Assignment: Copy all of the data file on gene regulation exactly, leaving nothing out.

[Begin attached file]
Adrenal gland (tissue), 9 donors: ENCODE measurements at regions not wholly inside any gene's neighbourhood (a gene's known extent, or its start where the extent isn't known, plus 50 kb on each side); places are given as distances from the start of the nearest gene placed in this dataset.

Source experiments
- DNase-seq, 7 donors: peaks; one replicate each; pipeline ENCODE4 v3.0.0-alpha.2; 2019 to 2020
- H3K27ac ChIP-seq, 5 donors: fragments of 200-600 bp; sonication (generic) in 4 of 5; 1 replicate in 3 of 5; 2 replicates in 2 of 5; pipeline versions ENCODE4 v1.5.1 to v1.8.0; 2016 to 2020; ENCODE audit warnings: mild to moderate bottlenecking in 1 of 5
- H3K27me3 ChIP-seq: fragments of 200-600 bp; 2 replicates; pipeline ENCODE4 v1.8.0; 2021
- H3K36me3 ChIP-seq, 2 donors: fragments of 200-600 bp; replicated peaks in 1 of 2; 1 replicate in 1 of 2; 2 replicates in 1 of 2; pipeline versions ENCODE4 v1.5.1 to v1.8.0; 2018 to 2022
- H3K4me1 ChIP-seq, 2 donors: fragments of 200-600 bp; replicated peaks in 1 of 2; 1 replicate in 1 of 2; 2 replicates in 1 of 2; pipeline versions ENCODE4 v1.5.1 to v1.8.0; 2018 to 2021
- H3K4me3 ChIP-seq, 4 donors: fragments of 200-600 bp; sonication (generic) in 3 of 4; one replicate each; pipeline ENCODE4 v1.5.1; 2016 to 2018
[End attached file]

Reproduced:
Adrenal gland (tissue), 9 donors: ENCODE measurements at regions not wholly inside any gene's neighbourhood (a gene's known extent, or its start where the extent isn't known, plus 50 kb on each side); places are given as distances from the start of the nearest gene placed in this dataset.

Source experiments
- DNase-seq, 7 donors: peaks; one replicate each; pipeline ENCODE4 v3.0.0-alpha.2; 2019 to 2020
- H3K27ac ChIP-seq, 5 donors: fragments of 200-600 bp; sonication (generic) in 4 of 5; 1 replicate in 3 of 5; 2 replicates in 2 of 5; pipeline versions ENCODE4 v1.5.1 to v1.8.0; 2016 to 2020; ENCODE audit warnings: mild to moderate bottlenecking in 1 of 5
- H3K27me3 ChIP-seq: fragments of 200-600 bp; 2 replicates; pipeline ENCODE4 v1.8.0; 2021
- H3K36me3 ChIP-seq, 2 donors: fragments of 200-600 bp; replicated peaks in 1 of 2; 1 replicate in 1 of 2; 2 replicates in 1 of 2; pipeline versions ENCODE4 v1.5.1 to v1.8.0; 2018 to 2022
- H3K4me1 ChIP-seq, 2 donors: fragments of 200-600 bp; replicated peaks in 1 of 2; 1 replicate in 1 of 2; 2 replicates in 1 of 2; pipeline versions ENCODE4 v1.5.1 to v1.8.0; 2018 to 2021
- H3K4me3 ChIP-seq, 4 donors: fragments of 200-600 bp; sonication (generic) in 3 of 4; one replicate each; pipeline ENCODE4 v1.5.1; 2016 to 2018